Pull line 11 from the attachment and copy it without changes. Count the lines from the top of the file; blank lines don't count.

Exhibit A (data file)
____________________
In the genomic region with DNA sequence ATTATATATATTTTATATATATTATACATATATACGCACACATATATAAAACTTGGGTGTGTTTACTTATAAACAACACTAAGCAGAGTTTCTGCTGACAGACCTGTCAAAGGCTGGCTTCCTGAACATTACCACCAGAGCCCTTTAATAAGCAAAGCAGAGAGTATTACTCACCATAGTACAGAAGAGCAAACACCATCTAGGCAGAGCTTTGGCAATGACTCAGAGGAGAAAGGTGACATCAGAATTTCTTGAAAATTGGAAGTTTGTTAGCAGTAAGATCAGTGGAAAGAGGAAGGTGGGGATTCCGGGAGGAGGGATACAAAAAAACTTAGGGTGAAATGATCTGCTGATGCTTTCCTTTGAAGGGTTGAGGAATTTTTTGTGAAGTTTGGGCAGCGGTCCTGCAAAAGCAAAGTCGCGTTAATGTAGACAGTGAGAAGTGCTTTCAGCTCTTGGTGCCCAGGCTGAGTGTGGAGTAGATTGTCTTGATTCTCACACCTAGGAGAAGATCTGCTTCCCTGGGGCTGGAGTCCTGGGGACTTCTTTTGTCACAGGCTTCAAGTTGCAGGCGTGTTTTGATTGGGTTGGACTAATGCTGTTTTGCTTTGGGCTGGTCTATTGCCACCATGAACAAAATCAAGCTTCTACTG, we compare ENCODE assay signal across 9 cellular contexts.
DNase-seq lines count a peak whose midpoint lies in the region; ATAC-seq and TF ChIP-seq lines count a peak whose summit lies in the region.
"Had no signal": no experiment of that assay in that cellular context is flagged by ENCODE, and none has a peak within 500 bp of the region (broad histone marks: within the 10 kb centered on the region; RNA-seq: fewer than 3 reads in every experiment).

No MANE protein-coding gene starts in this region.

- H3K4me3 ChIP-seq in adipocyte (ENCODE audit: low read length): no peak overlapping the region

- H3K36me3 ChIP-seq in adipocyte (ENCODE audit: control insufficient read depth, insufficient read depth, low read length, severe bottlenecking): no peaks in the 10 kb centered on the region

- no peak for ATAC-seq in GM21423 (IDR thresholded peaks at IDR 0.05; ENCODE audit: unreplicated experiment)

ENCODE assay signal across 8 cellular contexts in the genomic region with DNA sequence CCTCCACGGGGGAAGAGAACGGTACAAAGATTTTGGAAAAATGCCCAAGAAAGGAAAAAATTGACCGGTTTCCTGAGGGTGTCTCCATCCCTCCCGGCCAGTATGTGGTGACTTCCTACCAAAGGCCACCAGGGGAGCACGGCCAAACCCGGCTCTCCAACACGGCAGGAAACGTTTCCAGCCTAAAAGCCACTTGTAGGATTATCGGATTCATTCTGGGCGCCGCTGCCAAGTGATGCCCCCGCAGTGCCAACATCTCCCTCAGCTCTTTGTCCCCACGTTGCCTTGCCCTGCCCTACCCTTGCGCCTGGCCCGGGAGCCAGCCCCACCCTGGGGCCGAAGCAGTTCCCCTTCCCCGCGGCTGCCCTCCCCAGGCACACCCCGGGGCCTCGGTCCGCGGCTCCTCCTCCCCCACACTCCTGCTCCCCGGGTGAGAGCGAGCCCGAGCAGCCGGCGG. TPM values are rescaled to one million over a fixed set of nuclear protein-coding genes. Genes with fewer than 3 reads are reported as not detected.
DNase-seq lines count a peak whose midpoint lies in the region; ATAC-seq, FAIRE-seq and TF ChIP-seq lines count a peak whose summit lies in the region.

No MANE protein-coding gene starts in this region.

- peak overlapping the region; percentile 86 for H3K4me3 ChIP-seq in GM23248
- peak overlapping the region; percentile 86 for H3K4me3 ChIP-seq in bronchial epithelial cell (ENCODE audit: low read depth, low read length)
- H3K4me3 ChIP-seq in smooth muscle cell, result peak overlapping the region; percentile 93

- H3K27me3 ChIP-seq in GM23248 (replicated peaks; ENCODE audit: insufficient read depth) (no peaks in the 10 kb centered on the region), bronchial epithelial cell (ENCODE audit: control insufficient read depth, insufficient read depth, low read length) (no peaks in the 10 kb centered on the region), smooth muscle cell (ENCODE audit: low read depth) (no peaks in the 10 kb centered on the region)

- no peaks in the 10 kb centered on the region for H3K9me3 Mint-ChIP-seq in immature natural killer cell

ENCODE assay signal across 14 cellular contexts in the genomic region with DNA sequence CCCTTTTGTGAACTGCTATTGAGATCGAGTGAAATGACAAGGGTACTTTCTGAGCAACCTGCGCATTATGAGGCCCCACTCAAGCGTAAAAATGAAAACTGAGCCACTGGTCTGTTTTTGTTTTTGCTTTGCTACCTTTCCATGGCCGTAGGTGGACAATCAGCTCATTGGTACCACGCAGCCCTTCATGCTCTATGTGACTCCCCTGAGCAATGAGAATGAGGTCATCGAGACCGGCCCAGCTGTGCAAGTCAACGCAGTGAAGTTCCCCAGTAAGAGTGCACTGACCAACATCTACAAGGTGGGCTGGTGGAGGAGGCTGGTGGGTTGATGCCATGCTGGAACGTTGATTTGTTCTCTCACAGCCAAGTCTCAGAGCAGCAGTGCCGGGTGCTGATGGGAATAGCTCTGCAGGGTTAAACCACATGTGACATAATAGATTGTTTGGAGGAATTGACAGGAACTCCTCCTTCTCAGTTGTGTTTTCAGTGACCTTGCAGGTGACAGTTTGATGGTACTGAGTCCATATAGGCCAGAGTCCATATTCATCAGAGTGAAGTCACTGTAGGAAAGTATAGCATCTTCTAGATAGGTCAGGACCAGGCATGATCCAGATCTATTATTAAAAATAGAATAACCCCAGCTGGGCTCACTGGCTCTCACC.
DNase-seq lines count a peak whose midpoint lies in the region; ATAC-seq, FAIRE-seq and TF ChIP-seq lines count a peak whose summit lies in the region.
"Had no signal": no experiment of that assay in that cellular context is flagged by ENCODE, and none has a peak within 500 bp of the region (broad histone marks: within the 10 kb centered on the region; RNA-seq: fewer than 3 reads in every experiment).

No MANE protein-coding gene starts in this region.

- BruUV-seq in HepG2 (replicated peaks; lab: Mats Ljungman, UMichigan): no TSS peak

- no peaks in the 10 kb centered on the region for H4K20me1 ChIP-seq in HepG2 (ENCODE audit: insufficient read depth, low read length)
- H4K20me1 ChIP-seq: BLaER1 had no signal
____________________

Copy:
- peak overlapping the region; percentile 86 for H3K4me3 ChIP-seq in GM23248